As some of you might be aware, I’ve been on a search to find the ideal way of managing my library of digital photos for quite some time. Alas, nothing seems to quite fit the bill.
Well, recently, I tried out, and subsequently bought, a copy of IDimager Personal. I thought it was pretty good, even though it is an application in its own right (for me, the ideal library should be built into the operating system and file system, rather like PixVue [Note: PixVue is no longer available, I’m afraid]). In its current incarnation, IDimager supports both IPTC IIM version 4 and IPTC Core, which means that it covers both legacy and emerging metadata standards. Having both was a factor in the decision to buy it, rather than continue to stick with PixVue, which really only supports the IPTC IIM metadata elements with a little nod towards XMP.
However, the 600lb gorilla has now entered the fray, with Photo Info. Like PixVue, Microsoft’s Photo Info extends the operating system and the file system to add support for image metadata. And like PixVue, it really only implements the IPTC IIM version 4 legacy metadata elements, although, like PixVue, it does also copy them across to XMP equivalents. And while it does (unlike PixVue) support the “Location” metadata element, it does not (like PixVue) support the Creator Contact Info metadata fields of IPTC Core.
So, to summarise the story so far… Photo Info is a step ahead of PixVue, but it is not as complete a metadata editor as IDimager. Still, it is free, and it simply extends the operating system and file system rather than being a separate application like IDimager. So, I thought, perhaps it’s worth looking into.
Alas, after a few minutes of trying it out, Photo Info started throwing up error messages. When I tried to open certain image files, I’d get
“A file system I/O error occurred. Please check that files are not locked and that you have appropriate permissions in the folder”
I also noticed that even though I would select a single file, when this error occurred, then Photo Info would report that I have “1,414 of 2,304 files selected”, which is clearly nonsense.
A bit of further investigation revealed that the files that were causing the errors were files that had been edited using IDimager. Other files that had had their metadata edited with other applications (e.g. PixVue) could be handled by Photo Info without problems. So, I thought, it looks fairly clearcut to me, there is some interaction going on between Photo Info and IDimager.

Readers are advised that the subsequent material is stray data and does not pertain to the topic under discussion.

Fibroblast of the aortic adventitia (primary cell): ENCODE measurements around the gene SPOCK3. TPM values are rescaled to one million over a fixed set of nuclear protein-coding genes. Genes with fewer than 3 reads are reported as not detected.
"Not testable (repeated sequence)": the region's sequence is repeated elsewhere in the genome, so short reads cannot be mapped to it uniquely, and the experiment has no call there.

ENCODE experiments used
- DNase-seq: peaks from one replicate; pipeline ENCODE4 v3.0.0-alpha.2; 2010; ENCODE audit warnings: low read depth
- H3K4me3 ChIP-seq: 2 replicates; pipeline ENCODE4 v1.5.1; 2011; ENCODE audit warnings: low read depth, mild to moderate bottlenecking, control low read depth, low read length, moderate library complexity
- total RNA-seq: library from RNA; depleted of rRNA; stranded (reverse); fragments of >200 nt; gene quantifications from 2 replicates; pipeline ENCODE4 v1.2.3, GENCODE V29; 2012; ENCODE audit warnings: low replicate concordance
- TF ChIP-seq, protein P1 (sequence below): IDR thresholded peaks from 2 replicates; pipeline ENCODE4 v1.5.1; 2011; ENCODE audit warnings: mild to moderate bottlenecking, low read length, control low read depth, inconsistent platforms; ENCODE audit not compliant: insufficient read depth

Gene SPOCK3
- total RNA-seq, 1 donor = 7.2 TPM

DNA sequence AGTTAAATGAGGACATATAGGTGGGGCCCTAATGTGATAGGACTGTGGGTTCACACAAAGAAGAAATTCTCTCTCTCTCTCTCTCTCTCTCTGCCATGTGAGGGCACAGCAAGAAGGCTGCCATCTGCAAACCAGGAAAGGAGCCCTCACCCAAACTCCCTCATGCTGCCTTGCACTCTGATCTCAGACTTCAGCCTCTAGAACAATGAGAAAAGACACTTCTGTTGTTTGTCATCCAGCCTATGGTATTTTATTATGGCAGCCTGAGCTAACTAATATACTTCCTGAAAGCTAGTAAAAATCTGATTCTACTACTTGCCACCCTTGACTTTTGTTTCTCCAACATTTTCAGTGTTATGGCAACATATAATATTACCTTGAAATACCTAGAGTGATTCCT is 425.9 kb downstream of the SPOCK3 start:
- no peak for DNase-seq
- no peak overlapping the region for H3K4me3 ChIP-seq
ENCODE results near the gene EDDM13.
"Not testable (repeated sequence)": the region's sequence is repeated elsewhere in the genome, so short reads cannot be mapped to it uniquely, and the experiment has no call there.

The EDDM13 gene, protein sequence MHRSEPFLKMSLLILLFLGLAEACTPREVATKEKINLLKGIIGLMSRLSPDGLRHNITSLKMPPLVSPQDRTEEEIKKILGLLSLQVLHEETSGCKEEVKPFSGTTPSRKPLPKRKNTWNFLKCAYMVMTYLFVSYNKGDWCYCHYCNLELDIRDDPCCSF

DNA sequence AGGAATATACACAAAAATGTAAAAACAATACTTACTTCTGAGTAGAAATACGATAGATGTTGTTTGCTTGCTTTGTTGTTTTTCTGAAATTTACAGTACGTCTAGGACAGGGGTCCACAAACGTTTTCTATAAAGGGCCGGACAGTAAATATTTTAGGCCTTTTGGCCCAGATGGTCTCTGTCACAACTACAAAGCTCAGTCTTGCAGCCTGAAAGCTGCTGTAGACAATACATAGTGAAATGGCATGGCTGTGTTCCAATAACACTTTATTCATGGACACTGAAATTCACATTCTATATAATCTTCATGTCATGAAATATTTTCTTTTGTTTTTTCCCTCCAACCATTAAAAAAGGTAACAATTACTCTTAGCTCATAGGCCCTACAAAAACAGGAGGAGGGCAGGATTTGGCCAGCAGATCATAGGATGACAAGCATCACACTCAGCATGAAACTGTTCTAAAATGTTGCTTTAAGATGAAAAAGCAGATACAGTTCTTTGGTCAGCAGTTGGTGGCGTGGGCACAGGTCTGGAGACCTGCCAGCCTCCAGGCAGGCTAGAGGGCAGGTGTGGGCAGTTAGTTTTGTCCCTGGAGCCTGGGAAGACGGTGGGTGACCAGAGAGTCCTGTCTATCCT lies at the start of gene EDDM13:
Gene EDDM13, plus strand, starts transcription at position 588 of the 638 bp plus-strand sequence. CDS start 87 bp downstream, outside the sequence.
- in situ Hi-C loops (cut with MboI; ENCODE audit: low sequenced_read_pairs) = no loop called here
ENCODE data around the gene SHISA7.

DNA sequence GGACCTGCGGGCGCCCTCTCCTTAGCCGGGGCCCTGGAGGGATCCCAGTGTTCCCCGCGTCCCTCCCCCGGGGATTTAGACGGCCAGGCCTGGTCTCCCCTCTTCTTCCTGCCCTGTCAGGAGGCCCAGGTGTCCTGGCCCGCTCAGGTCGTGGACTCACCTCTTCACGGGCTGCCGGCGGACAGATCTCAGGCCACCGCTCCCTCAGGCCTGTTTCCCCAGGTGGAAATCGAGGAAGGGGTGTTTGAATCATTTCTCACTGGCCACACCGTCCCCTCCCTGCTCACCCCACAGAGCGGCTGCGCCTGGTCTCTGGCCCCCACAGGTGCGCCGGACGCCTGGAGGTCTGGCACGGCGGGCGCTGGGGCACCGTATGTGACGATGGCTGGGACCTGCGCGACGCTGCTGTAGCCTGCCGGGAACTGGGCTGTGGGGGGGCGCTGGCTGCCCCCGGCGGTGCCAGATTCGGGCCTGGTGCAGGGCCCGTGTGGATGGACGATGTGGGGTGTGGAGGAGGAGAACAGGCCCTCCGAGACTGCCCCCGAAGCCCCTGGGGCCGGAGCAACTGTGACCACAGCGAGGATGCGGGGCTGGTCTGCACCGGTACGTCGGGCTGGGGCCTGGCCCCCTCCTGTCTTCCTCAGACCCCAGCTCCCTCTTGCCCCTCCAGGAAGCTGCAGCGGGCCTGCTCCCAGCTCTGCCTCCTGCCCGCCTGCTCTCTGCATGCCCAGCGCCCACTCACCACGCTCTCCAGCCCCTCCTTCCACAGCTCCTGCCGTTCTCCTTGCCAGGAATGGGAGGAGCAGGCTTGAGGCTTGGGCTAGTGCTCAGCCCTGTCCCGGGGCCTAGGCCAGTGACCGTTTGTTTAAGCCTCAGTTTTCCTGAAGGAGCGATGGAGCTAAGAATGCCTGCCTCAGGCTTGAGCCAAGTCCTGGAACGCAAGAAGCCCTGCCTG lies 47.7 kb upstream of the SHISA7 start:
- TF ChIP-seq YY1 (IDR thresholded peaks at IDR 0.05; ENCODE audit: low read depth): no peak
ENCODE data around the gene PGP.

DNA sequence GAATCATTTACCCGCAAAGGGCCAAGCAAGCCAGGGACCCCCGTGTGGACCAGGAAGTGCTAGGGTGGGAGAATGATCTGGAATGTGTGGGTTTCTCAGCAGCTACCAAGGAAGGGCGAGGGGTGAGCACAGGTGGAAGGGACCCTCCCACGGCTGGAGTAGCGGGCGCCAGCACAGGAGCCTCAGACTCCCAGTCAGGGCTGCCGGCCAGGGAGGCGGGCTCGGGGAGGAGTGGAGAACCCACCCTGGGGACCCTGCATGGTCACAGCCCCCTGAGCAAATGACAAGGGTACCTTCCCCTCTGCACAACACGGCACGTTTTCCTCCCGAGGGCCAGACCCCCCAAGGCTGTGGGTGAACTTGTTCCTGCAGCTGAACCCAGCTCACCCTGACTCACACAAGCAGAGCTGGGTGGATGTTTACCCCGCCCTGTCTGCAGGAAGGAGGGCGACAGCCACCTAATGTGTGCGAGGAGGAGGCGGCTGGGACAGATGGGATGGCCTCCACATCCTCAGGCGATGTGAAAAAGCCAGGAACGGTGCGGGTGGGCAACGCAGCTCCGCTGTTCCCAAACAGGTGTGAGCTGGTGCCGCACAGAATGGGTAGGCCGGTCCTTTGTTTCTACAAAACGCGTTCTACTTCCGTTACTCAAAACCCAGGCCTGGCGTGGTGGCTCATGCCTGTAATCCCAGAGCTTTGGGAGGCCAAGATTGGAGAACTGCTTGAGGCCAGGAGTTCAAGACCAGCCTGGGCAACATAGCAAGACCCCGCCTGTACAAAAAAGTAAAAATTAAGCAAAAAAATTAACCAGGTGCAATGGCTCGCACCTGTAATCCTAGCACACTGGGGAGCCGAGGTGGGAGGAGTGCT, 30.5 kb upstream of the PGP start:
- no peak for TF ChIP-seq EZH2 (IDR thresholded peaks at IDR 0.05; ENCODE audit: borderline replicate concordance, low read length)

Ah, but who’s at fault? I’m already getting the usual finger-pointing going on (IDimager’s developer says it must be a problem with Photo Info). I await further developments with interest.
Damn, but I hate software when it doesn’t work…
Update: Another user reports that Photo Info apparently does odd things with EXIF metadata:
“the MS Photo Info Tool appears to do some questionable things with the EXIF data when it writes it. After changing the EXIF date on a test picture, I compared the updated EXIF data with the original EXIF data using exiftool. The file that the MS Tool updated was missing a bunch of fields, and exiftool said that the maker notes were not where they should be. So, if it can’t write the data correctly, it wouldn’t surprise me if it can’t read it correctly either. My recollection is that idImager moves the maker notes and updates the offset to point to the new location … If the MS Tool is not following the spec’s, it probably isn’t looking for the offset pointer to tell it where the maker notes are. That would make the file look corrupted even though it’s not.So, bottom line: I’d bet the bug is in MS Photo Info Tool, not idImager”.
Update 2: I’ve been in contact with Mike Tedesco, who is a Technical Evangelist with Microsoft for the Pro Photo Community. Apparently he’s working with the Photo Info development team to investigate the issues. I’ve sent him my error report and sample files. We’ll see what happens.
Update 3 (13 September 2007): I’ve been in touch with Robert Wlodarczyk of Microsoft, and he identified an issue with the way IDimager writes XMP metadata. The developer of IDimager agrees that this is the problem, and it will be fixed. Microsoft’s Windows Imaging Component (used by Photo Info and Vista) is much stricter that other metadata tools in common use, and it picked up the error.